Both seals also used suction when capturing prey from the static box device. They explored each tube in turn with their eyes and vibrissae until they located a hidden prey item. If a prey item floated partially out of the device it was captured by biting, using the anterior teeth, before being pulled out of the device and consumed. If fully concealed, the seal placed its mouth over the targeted recessed tube and sucked the prey item out (Fig. 5; Video S1). Water that had been drawn into the mouth along with prey item was purged via lateral water expulsion as the jaws closed over the fish (Fig. 5d). For both subjects, suction feeding was used as the main prey capture tactic when drawing prey from the static box device. Bay used suction feeding in 67.9% of feeding events while Tarwin used it in 79.3% of feeding events. Remaining prey captures were performed using biting after the prey item had floated partly out of the device and to within range of the teeth.
a) prey item was found by carefully looking into each recessed tube, b) mouth was positioned over the opening using eyes and whiskers, c) suction generated by widening the gape and retracting tongue and hyoid, d) jaws closed to grip prey with anterior teeth, while performing lateral water expulsion where seawater drawn into mouth during suction was expelled via sides of the mouth (arrows indicate cloud of turbid water being expelled), e-f) pull prey out of device while holding it with the anterior teeth before performing further manipulation and swallowing. Prey capture event performed by Tarwin (ARKS# 980419), a female Australian fur seal (Arctocephalus pusillus doriferus). Time displayed as hours:minutes:seconds:frames. For the footage see Video S1.
We found that prey presentation method had a significant effect on whether prey was initially captured by raptorial biting or suction for both subjects (Bay: χ2 (2) = 21.4, p<0.01, Tarwin: χ2 (2) = 27.07, p<0.01). Significantly more prey items were captured by biting and fewer by suction, during the scatter feed where no suction feeding events were observed (standardized residuals = Bay 3.92, Tarwin 4.18; Fig. 6). In contrast, the opposite was true when capturing prey from the static box device, where both seals used significantly more suction (and significantly less biting) to draw out the concealed prey items (standardized residuals = Bay 3.94, Tarwin 4.9; Fig. 6). While raptorial biting was used more frequently than suction when using the mobile ball device, this difference was not found to be statistically significant for either seal (standardized residuals = Bay 0.48, Tarwin 1.44; Fig. 6).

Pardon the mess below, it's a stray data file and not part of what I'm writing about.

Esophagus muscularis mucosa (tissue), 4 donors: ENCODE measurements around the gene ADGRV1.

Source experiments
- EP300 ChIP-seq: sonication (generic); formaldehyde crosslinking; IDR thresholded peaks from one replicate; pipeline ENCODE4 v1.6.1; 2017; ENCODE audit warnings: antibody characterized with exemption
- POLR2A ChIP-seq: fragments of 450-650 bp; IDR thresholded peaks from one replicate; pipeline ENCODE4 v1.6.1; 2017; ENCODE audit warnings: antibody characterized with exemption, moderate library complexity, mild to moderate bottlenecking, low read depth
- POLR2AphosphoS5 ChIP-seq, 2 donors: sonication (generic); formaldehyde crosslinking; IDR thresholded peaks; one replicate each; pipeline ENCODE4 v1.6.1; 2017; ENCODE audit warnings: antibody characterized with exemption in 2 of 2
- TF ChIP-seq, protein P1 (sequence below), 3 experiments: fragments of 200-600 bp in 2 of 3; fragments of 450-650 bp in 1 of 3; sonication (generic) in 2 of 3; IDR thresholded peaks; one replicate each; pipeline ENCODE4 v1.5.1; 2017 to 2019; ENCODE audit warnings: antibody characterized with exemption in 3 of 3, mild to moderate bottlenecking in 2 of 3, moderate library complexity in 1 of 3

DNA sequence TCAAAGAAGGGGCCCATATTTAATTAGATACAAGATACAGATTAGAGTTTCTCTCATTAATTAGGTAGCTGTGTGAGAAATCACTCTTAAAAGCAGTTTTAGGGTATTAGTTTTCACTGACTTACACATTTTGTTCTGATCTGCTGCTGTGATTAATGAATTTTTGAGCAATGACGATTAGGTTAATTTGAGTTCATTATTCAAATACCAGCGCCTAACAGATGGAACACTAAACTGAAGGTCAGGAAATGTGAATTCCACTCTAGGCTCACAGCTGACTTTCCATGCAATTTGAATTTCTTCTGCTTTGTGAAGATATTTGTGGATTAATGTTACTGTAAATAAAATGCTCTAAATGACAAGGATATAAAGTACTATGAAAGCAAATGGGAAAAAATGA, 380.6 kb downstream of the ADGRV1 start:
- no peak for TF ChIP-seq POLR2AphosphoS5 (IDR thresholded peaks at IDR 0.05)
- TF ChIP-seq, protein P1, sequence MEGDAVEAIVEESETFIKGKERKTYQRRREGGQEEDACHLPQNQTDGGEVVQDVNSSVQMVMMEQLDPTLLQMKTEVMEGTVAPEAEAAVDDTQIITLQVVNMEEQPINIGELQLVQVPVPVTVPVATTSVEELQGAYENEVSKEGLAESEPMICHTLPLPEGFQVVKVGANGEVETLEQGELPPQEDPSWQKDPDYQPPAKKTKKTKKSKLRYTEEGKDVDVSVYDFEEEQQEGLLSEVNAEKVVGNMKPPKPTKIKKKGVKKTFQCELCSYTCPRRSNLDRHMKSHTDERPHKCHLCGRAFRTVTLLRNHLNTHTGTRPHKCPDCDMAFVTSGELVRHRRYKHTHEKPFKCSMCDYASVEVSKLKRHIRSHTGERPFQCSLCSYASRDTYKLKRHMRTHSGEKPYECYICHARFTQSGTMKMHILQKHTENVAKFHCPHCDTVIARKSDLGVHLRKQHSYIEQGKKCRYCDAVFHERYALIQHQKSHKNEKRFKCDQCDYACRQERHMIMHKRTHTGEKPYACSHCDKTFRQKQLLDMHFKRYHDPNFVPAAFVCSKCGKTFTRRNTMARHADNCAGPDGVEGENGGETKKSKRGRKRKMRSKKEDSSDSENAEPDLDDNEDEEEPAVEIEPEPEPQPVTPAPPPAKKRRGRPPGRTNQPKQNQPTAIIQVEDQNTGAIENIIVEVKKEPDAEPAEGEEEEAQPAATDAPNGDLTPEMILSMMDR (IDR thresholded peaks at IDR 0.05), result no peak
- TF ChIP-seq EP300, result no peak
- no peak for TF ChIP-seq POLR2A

Number events where biting (Bi) or suction (Su) was the initial prey capture tactic when prey was presented as part of a scatter feed or when using the mobile ball or static box feeding device. Data were recorded for each prey item except where the capture tactic was unclear from the video playback.
In addition to suction and biting, both subjects were also observed to blow bubbles out of their noses towards or into the mobile ball and static box devices. When using the mobile ball device, bubbles were blown either below the ball or into the hole in its side. As they flowed around and through the device they may have helped to knock out concealed prey items. When using the static box device Bay seldom used bubbles and blew them in the direction of the device without targeting a specific prey item or recessed tube. Tarwin in contrast appeared to use bubble blowing as a targeted foraging tactic where she pressed her nose against the tube and blew a focused stream of bubbles directly into it at the hidden prey item (Video S1). This behaviour was used in all of Tarwin's static box sessions; however, it was generally only used after most of the prey items had already been captured by suction and so only one prey item was successfully captured using this tactic.